The snow and wind of NHWind2010 — as Twitterers dub it — left a lot of people in northern New England without power. (Some still don’t have it.)

We lost our power from midnight of Thursday/Friday until late Friday afternoon (16 hours), and then again for 5 hours on Saturday afternoon and evening. Given that we lost it for a week in 1998, during the ice storm in Maine (when we couldn’t even leave the house in a car for a couple of days because of downed trees, wires, and ice), this was a minor inconvenience.

road closed, wires down, 27 Feb 2010

Here’s some of what we did without electric heat, lights, vestigial land line phone (it’s VoIP, electric- and cable-dependent!), cooking stove and oven, internet access via laptop, TV, and the ability to flush the toilet much (we have public water but a private septic system with a holding tank that requires an electric pump to dump it), along with some ‘lessons learned’:

  • Located the wide-based candles, oil lamps, and flashlights. Some of these we hadn’t seen since we moved in late Sept. Even found the honking big ‘espresso’-smelling candle I thought I’d tossed. Its saving grace is that it’s fully enclosed in a glass jar, so it’s safe, portable, and did I mention that it will fill the earth with its aroma for decades?
  • Refilled the 4 or 5 oil lamps with oil. Glad we had a lot of lamp oil on hand.
  • Located camp stove and sterno containers. Didn’t use them this time (we sure did in ’98 – oh, the mac&cheese&tuna memories) but good to know they exist and made the move.
  • Started the woodstove going early in the day and kept it burning at about 500-600F during the outage. This raised the temp in the family room, where we spent most of our time, to around 70F, much warmer than usual for this time of year. Temps upstairs, where we didn’t spend any time, dropped to about 52F. The bedroom (downstairs) was around 60F, good for sleeping. Glad we have almost a full cord of split wood stored in the (dry) garage.
  • We didn’t shower or bathe on Friday. We have a propane-powered water heater in one bathroom but the septic system couldn’t handle too much water without the electric pump to dispose of liquid in the holding tank. Would be good to find an alternative way to operate the septic pump, and also to operate the fridge/freezer. It was in the high 50s in the kitchen, which helped keep them cold, and we could have stored some items outside in the mid-30sF snow, but in summer this could be a big issue.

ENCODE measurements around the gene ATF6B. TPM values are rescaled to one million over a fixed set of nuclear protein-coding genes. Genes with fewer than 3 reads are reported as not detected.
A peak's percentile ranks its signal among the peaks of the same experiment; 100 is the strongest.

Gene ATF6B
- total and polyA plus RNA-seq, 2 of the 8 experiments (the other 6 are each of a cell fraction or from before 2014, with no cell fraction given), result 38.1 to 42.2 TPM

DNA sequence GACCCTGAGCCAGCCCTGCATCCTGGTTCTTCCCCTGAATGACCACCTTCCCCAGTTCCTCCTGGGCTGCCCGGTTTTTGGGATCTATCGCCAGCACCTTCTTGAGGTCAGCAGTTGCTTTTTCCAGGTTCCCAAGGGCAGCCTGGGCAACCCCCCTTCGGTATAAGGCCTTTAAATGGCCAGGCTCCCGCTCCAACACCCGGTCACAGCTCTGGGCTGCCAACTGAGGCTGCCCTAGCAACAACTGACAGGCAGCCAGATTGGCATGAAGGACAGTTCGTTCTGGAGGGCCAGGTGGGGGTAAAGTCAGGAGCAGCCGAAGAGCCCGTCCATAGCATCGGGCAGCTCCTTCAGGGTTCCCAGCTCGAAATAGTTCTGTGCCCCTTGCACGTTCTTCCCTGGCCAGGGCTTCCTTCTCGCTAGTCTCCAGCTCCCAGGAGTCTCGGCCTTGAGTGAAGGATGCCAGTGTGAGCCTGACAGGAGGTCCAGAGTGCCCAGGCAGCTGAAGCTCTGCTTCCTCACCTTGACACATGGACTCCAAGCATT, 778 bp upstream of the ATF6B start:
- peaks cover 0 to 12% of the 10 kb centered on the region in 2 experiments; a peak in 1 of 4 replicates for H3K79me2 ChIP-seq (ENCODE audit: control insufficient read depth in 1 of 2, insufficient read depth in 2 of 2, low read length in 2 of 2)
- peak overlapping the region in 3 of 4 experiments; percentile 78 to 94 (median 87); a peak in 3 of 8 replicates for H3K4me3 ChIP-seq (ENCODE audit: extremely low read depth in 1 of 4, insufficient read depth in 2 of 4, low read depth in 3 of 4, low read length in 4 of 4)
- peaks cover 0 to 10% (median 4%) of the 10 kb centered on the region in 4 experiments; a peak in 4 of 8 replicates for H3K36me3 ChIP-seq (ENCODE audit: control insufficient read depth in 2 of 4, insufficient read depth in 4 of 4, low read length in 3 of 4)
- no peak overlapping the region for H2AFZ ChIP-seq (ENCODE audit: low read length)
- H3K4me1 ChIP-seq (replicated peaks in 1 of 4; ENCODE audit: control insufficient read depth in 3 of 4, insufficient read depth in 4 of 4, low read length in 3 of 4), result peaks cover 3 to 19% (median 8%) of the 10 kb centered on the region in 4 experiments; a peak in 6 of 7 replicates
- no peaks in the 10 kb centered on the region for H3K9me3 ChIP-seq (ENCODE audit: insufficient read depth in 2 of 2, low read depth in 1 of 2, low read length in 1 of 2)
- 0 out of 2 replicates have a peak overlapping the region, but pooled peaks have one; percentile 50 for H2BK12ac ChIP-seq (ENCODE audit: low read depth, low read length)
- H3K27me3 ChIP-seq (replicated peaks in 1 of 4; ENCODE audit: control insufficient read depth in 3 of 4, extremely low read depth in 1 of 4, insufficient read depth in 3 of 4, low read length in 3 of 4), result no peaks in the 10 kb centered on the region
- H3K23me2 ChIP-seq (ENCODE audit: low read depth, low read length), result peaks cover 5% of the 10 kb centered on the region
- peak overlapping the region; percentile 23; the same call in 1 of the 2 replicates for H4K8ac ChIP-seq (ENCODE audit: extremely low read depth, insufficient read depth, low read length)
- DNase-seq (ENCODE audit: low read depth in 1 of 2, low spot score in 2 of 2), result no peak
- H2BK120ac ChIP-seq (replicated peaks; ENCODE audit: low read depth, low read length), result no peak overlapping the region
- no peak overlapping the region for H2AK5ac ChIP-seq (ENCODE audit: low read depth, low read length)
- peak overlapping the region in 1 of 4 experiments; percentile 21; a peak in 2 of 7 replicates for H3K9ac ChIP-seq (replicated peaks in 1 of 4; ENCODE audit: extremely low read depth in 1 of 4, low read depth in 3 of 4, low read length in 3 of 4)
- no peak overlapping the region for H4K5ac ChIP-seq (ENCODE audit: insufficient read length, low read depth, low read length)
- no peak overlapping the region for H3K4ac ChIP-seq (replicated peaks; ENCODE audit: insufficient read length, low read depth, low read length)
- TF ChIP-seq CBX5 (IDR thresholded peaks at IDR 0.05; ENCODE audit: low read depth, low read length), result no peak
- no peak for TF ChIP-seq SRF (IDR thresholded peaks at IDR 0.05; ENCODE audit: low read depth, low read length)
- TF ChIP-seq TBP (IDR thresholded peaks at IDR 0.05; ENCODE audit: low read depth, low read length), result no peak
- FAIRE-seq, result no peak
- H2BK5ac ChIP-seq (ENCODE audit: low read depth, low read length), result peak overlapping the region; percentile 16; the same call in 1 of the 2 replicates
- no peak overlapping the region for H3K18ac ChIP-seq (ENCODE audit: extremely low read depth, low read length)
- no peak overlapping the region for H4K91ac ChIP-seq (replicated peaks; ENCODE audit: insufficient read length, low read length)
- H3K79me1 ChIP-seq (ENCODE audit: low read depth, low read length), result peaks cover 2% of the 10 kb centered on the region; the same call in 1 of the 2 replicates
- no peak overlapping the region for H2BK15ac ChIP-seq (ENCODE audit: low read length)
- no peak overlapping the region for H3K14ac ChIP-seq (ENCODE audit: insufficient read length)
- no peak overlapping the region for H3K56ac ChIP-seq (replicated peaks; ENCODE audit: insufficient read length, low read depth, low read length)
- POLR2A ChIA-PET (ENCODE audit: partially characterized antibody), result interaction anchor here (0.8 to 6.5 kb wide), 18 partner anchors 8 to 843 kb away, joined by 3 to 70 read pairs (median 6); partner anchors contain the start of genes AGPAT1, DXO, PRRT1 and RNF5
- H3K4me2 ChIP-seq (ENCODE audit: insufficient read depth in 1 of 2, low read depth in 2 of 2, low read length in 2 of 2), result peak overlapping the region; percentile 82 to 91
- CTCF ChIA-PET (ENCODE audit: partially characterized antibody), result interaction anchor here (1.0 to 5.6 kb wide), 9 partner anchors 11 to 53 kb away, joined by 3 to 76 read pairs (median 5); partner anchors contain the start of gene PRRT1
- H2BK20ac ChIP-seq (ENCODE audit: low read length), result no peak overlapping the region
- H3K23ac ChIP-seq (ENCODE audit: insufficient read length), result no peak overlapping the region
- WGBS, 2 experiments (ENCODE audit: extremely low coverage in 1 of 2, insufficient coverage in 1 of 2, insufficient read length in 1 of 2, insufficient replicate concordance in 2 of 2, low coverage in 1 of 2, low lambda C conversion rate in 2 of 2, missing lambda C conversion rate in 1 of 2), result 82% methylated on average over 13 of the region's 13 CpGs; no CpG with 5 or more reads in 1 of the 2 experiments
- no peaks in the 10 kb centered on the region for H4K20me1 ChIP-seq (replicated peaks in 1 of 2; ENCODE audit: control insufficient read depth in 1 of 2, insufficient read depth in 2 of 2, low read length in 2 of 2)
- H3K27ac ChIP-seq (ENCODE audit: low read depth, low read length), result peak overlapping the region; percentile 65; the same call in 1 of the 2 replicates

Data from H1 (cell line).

• Spouse wanted coffee on Friday morning.  Although our whole town lost power all day on Friday, including the gas stations and coffee shops, we found free brewed coffee at the grocery store, which was running on generator! Later we made hot drinks by heating water in a kettle on the woodstove griddle, since we had running water from the town. We also have some containers of drinking water on hand in case the town’s water is ever inaccessible or not potable.

snow in yard, 26 Feb 2010

  • We drove around for about 40 minutes on Friday morning, checking out the outage area, taking photos, looking for above-mentioned coffee, looking for gasoline for snowblower (none found), and charging my cell phone on the car’s charger. We had hoped to plug in laptops, too, and access the internet, but the library and coffee shops were without power and closed. Roads were snowy, and snow was falling, so we came on home.
  • Fortunately, the garage doors can be opened manually when the automatic (electric) openers aren’t working.
  • Spouse used snowblower to clear out driveway on Friday afternoon. We had some gas on hand, and in fact have a full gas tank in the little sports car, which, hailing from the auto dark ages of the 1960s, is easy to siphon gas from, so we weren’t concerned that we would run out. Both 1990s model cars were full, too.  As long as the sports car is full of gas, closed gas stations wouldn’t pose much of a problem for a week or so, but it might be good to have a little more gas on hand in portable containers.


  • On Friday afternoon, I shoveled the end of the driveway, where the plow trucks deposit snow, and then I shoveled the dog’s path.